Credit Risks

Fundamentals of Credit Analysis | CFA Level I Fixed Income

Credit Risks and Credit-Related Risks

Welcome back to our last topic for this Fixed Income course. We’re about to dive into the basic principles of credit analysis, mainly focusing on corporate bonds. In this lesson, we’ll explore the key components of credit risk and credit-related risks. So, let’s get started!

Credit Risk: Default Risk and Loss Severity

Credit risk is the risk of losses incurred by a lender due to the borrower’s failure to make timely and full payments of interest or principal. Credit risk has two main components: default risk and loss severity.

Default risk is the probability that a borrower fails to pay interest or repay principal when due. A default can lead to losses of various magnitudes, but in most cases, lenders may recover some value, preventing a total loss on the investment.

Loss severity is an estimate of the value the lender may lose if the borrower defaults. It can be expressed as a monetary amount or as a percentage of a bond’s value.

The expected loss is equal to the loss severity multiplied by the default risk. It can be stated as a monetary value or as a percentage of a bond’s value.

Expected Loss = Loss Severity x Default risk

The recovery rate is the percentage of a bond’s value an investor will receive if the issuer defaults. Recovery rate is equal to one minus the loss severity in percentage terms.

Recovery Rate = 1 – Loss Severity


If the probability of default is 1% and the loss severity in the event of a default is 30%, the expected loss to the lenders is 0.3% of the bond’s value. The recovery rate of the bond is 70%.

Credit Yields and Spreads

Bonds with credit risk trade at higher yields than risk-free bonds. The difference in yield between a credit-risky bond and a credit-risk-free bond of similar maturity is called its yield spread. For instance, if a 2-year corporate bond is trading at a yield of 6% and the current yield on 2-year treasury notes is 2.5%, the spread is +350 bp.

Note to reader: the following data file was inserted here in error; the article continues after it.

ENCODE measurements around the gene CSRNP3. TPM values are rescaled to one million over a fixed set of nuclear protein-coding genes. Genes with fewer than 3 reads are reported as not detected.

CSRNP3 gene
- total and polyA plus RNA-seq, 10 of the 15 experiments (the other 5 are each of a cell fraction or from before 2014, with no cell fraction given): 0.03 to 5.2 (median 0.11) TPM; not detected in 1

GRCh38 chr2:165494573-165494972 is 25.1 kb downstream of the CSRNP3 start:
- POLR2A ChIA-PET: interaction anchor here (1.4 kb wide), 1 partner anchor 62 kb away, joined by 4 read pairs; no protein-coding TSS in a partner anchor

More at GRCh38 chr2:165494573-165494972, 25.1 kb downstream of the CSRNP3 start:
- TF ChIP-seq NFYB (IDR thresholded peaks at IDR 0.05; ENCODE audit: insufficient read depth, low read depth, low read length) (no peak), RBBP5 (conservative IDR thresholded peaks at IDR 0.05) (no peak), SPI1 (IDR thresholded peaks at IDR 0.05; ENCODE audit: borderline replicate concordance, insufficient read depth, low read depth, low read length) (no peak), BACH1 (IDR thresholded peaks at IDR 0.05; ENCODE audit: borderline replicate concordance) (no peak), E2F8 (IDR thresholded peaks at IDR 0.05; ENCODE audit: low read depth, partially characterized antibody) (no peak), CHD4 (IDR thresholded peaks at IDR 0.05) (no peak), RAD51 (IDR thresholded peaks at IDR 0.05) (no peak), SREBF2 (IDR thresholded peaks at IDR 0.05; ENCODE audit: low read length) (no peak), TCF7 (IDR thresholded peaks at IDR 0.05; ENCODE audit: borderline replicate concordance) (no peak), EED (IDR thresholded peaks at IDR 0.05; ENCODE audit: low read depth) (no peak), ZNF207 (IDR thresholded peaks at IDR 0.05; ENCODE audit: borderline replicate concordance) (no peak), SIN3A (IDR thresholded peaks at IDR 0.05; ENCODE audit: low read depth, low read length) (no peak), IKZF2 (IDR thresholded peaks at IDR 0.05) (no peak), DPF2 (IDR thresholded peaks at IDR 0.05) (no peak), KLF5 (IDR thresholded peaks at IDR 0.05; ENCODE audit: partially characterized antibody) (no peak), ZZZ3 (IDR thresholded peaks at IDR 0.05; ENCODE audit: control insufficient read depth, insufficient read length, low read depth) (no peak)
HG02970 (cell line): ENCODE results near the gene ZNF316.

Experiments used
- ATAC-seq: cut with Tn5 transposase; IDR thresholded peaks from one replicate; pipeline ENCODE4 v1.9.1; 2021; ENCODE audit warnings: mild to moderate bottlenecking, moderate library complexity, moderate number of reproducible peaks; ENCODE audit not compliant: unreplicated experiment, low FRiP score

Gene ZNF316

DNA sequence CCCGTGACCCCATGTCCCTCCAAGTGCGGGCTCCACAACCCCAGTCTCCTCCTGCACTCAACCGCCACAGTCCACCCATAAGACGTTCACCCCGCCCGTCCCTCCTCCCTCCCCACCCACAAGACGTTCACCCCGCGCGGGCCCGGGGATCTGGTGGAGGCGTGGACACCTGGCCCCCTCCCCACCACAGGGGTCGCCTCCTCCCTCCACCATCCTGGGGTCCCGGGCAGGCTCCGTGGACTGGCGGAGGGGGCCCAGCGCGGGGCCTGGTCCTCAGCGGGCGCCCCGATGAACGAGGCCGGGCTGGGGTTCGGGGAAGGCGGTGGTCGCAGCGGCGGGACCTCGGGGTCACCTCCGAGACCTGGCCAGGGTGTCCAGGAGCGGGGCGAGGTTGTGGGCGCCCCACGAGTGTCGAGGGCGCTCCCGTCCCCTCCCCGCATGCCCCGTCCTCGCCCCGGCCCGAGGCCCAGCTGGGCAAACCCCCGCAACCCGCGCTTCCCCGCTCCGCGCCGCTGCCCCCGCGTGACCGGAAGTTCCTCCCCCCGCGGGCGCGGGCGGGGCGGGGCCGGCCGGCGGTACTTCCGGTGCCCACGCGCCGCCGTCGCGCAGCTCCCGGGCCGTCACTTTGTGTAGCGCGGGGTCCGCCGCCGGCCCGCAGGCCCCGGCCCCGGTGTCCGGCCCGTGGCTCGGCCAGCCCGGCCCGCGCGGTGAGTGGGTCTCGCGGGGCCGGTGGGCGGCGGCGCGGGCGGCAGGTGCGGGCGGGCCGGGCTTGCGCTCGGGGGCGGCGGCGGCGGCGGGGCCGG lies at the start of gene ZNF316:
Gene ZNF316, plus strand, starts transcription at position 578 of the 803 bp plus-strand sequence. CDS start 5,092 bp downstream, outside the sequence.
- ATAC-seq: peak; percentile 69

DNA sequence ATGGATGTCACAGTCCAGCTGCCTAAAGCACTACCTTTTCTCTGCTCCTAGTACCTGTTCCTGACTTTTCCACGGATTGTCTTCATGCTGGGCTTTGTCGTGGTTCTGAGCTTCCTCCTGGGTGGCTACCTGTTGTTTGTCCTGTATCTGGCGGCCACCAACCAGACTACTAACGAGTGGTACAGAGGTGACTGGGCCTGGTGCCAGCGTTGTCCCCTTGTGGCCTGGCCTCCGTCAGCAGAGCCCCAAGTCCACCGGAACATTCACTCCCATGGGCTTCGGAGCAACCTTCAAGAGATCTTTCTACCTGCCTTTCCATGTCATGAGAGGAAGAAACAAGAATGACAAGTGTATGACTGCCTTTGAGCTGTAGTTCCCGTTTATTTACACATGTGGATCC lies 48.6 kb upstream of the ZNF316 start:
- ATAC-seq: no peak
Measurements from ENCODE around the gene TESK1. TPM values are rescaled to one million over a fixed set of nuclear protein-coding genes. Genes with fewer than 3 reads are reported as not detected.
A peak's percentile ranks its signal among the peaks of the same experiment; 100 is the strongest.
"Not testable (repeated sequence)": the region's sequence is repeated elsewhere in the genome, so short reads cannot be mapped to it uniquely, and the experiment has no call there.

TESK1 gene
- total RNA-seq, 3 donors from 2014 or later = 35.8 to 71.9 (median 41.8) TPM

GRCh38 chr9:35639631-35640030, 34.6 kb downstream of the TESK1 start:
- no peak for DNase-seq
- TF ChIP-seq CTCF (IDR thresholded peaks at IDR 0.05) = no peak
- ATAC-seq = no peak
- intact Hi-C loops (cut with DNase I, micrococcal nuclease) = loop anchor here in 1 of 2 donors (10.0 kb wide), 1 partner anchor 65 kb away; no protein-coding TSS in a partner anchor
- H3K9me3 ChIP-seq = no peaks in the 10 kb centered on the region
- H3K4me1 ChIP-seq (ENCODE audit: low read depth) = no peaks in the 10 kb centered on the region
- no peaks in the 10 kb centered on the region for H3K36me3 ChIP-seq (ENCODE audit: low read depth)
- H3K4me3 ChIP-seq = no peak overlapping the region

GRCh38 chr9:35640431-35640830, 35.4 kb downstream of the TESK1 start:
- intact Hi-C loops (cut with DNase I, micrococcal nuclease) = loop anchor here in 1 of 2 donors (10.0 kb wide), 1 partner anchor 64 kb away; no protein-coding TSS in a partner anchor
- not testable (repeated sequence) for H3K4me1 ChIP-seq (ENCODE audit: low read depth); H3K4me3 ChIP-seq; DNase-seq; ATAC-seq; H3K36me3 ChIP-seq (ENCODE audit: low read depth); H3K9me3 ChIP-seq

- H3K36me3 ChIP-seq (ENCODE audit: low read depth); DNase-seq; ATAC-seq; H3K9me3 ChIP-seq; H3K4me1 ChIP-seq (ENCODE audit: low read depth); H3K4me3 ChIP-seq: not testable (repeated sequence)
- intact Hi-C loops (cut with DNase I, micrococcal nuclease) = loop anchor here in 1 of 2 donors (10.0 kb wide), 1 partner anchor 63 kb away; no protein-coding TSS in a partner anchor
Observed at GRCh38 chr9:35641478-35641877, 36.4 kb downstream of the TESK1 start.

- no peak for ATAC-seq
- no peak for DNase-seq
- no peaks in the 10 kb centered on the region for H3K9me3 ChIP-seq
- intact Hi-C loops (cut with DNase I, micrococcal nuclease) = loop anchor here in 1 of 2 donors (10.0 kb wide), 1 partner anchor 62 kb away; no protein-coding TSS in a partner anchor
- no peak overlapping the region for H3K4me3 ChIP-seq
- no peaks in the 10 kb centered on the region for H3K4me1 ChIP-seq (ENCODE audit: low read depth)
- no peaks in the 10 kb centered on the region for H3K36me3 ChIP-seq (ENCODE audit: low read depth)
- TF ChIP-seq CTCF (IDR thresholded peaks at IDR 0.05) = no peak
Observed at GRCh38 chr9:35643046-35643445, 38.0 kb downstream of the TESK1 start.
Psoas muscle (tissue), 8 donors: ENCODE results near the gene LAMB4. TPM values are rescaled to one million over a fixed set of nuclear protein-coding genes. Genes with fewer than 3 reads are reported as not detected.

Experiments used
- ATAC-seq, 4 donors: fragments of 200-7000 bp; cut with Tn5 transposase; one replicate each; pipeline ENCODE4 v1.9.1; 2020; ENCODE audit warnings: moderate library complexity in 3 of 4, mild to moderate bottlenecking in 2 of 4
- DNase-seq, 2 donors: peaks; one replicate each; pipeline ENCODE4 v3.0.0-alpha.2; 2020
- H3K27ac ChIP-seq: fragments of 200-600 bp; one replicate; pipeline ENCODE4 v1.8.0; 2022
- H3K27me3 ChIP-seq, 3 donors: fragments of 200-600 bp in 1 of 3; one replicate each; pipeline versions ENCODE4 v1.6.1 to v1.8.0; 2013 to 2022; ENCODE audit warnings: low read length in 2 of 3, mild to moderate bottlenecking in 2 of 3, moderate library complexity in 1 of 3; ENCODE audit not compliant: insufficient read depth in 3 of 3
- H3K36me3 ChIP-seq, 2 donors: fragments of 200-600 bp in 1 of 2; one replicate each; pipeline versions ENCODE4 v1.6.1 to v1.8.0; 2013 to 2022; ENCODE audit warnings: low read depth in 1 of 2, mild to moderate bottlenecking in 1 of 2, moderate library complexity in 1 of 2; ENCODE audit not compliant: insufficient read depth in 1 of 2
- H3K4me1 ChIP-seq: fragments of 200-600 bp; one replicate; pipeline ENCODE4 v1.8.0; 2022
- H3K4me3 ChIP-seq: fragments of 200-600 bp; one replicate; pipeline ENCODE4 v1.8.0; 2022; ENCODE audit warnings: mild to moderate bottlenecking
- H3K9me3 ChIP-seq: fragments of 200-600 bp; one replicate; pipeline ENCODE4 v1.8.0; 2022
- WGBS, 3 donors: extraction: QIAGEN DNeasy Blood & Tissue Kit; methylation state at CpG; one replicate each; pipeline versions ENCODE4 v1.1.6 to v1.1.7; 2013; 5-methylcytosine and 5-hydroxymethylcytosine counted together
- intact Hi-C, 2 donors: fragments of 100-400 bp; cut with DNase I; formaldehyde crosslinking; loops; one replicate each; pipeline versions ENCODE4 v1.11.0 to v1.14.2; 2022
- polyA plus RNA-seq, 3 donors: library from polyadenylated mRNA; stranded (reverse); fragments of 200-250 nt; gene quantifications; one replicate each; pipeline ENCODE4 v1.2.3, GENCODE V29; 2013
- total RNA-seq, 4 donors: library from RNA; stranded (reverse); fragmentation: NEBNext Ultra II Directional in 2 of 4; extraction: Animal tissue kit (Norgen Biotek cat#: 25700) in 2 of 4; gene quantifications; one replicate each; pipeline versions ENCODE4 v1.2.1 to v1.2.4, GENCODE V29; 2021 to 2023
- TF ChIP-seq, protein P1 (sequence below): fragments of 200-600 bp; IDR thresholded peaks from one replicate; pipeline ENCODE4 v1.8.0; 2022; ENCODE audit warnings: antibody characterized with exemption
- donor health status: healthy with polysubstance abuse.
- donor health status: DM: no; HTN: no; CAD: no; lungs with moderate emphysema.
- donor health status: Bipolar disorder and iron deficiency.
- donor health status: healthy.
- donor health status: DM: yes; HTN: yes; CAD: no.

Bond prices are inversely related to spreads. A wider spread implies a lower bond price, and a narrower spread implies a higher price.

The size of the spread reflects the creditworthiness of the issuer and the liquidity of the market for its bonds.

Credit Migration Risk, Market Liquidity Risk, and Spread Risk

Credit migration risk or downgrade risk is the possibility that spreads will increase because the issuer has become less creditworthy. Credit rating agencies assign ratings to bonds and issuers, and may upgrade or downgrade these ratings over time. A credit downgrade will usually cause the yield spread to widen.

Market liquidity risk is the risk of receiving less than market value when selling a bond due to wider bid-ask spreads. When liquidity is tight, the yield spread increases. Market liquidity risk is greater for bonds of less creditworthy issuers, and the bonds of smaller issuers with relatively little publicly traded debt also have higher market liquidity risk.

Spread risk is the possibility that a bond’s spread will widen due to one or both of these factors: credit migration risk and market liquidity risk.

And that wraps up this lesson, where we’ve learned about credit risks and credit-related risks in the context of credit analysis for corporate bonds. Now you have a solid foundation to understand the components of credit risk and how they affect bond prices and yields. In the following lessons, we’ll dive deeper into capital structure, seniority rankings, credit ratings, and more. Stay tuned!

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